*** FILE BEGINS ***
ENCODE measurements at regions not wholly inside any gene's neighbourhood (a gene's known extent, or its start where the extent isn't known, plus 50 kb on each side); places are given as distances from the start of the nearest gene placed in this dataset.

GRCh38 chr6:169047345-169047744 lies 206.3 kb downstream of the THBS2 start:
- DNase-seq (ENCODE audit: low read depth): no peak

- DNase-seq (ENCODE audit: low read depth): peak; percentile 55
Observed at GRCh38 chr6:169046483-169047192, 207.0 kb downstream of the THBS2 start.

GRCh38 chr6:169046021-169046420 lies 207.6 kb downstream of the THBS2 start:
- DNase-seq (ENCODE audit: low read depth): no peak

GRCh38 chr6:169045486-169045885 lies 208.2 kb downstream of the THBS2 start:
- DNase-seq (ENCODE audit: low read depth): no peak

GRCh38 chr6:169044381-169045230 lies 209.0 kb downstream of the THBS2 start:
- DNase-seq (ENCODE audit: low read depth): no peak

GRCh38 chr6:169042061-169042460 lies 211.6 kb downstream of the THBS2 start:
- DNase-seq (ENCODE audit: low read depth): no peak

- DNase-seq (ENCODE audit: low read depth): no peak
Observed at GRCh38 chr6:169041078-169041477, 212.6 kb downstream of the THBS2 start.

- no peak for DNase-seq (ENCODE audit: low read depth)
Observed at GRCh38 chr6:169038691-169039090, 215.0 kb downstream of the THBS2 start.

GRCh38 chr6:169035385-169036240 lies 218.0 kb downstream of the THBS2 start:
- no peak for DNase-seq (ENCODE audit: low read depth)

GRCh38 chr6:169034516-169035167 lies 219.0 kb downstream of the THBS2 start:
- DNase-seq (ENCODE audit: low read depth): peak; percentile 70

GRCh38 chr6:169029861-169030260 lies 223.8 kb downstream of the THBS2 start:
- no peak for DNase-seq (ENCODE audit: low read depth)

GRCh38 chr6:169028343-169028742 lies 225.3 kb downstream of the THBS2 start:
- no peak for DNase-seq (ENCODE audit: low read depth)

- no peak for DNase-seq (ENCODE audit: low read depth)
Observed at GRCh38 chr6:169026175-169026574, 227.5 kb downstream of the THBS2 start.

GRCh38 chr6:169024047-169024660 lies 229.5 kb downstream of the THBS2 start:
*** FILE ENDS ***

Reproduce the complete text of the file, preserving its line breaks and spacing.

ENCODE measurements at regions not wholly inside any gene's neighbourhood (a gene's known extent, or its start where the extent isn't known, plus 50 kb on each side); places are given as distances from the start of the nearest gene placed in this dataset.

GRCh38 chr6:169047345-169047744 lies 206.3 kb downstream of the THBS2 start:
- DNase-seq (ENCODE audit: low read depth): no peak

- DNase-seq (ENCODE audit: low read depth): peak; percentile 55
Observed at GRCh38 chr6:169046483-169047192, 207.0 kb downstream of the THBS2 start.

GRCh38 chr6:169046021-169046420 lies 207.6 kb downstream of the THBS2 start:
- DNase-seq (ENCODE audit: low read depth): no peak

GRCh38 chr6:169045486-169045885 lies 208.2 kb downstream of the THBS2 start:
- DNase-seq (ENCODE audit: low read depth): no peak

GRCh38 chr6:169044381-169045230 lies 209.0 kb downstream of the THBS2 start:
- DNase-seq (ENCODE audit: low read depth): no peak

GRCh38 chr6:169042061-169042460 lies 211.6 kb downstream of the THBS2 start:
- DNase-seq (ENCODE audit: low read depth): no peak

- DNase-seq (ENCODE audit: low read depth): no peak
Observed at GRCh38 chr6:169041078-169041477, 212.6 kb downstream of the THBS2 start.

- no peak for DNase-seq (ENCODE audit: low read depth)
Observed at GRCh38 chr6:169038691-169039090, 215.0 kb downstream of the THBS2 start.

GRCh38 chr6:169035385-169036240 lies 218.0 kb downstream of the THBS2 start:
- no peak for DNase-seq (ENCODE audit: low read depth)

GRCh38 chr6:169034516-169035167 lies 219.0 kb downstream of the THBS2 start:
- DNase-seq (ENCODE audit: low read depth): peak; percentile 70

GRCh38 chr6:169029861-169030260 lies 223.8 kb downstream of the THBS2 start:
- no peak for DNase-seq (ENCODE audit: low read depth)

GRCh38 chr6:169028343-169028742 lies 225.3 kb downstream of the THBS2 start:
- no peak for DNase-seq (ENCODE audit: low read depth)

- no peak for DNase-seq (ENCODE audit: low read depth)
Observed at GRCh38 chr6:169026175-169026574, 227.5 kb downstream of the THBS2 start.

GRCh38 chr6:169024047-169024660 lies 229.5 kb downstream of the THBS2 start: